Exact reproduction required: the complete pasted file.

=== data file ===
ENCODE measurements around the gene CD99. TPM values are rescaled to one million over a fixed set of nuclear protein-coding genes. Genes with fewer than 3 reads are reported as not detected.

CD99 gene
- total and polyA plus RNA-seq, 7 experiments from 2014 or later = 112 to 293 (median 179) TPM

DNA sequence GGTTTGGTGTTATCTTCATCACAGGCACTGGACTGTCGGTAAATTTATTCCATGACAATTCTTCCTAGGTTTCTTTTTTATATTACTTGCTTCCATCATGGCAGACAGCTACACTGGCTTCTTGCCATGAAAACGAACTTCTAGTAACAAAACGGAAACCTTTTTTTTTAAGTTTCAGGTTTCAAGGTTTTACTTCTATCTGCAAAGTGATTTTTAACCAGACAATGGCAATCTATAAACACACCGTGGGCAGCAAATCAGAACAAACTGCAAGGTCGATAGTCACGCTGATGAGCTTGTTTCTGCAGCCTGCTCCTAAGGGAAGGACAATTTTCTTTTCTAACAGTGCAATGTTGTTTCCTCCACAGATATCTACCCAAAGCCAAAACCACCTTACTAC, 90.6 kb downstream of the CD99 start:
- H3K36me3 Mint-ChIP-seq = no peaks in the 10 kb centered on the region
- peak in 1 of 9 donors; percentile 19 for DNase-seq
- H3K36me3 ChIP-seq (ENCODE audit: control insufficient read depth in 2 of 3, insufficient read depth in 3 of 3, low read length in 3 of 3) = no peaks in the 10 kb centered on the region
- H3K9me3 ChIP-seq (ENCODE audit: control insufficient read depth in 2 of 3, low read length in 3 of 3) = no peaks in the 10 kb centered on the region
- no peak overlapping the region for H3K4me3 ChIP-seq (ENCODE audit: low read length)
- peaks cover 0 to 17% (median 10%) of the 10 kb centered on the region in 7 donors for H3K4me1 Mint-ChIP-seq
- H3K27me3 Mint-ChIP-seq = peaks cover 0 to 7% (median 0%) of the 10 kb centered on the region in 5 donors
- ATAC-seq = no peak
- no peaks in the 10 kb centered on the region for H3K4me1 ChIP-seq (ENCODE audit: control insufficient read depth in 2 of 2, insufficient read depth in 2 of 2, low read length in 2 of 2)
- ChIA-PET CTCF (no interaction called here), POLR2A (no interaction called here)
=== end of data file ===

ENCODE measurements around the gene CD99. TPM values are rescaled to one million over a fixed set of nuclear protein-coding genes. Genes with fewer than 3 reads are reported as not detected.

CD99 gene
- total and polyA plus RNA-seq, 7 experiments from 2014 or later = 112 to 293 (median 179) TPM

DNA sequence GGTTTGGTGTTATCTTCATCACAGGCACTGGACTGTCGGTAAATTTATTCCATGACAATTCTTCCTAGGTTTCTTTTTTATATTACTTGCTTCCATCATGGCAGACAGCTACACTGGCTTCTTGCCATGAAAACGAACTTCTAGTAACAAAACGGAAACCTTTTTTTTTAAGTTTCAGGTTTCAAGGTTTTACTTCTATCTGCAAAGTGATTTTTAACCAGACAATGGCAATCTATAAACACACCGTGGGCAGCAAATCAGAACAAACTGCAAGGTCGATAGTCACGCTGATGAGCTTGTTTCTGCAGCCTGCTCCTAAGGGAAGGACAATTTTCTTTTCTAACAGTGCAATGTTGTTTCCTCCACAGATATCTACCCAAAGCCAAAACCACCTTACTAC, 90.6 kb downstream of the CD99 start:
- H3K36me3 Mint-ChIP-seq = no peaks in the 10 kb centered on the region
- peak in 1 of 9 donors; percentile 19 for DNase-seq
- H3K36me3 ChIP-seq (ENCODE audit: control insufficient read depth in 2 of 3, insufficient read depth in 3 of 3, low read length in 3 of 3) = no peaks in the 10 kb centered on the region
- H3K9me3 ChIP-seq (ENCODE audit: control insufficient read depth in 2 of 3, low read length in 3 of 3) = no peaks in the 10 kb centered on the region
- no peak overlapping the region for H3K4me3 ChIP-seq (ENCODE audit: low read length)
- peaks cover 0 to 17% (median 10%) of the 10 kb centered on the region in 7 donors for H3K4me1 Mint-ChIP-seq
- H3K27me3 Mint-ChIP-seq = peaks cover 0 to 7% (median 0%) of the 10 kb centered on the region in 5 donors
- ATAC-seq = no peak
- no peaks in the 10 kb centered on the region for H3K4me1 ChIP-seq (ENCODE audit: control insufficient read depth in 2 of 2, insufficient read depth in 2 of 2, low read length in 2 of 2)
- ChIA-PET CTCF (no interaction called here), POLR2A (no interaction called here)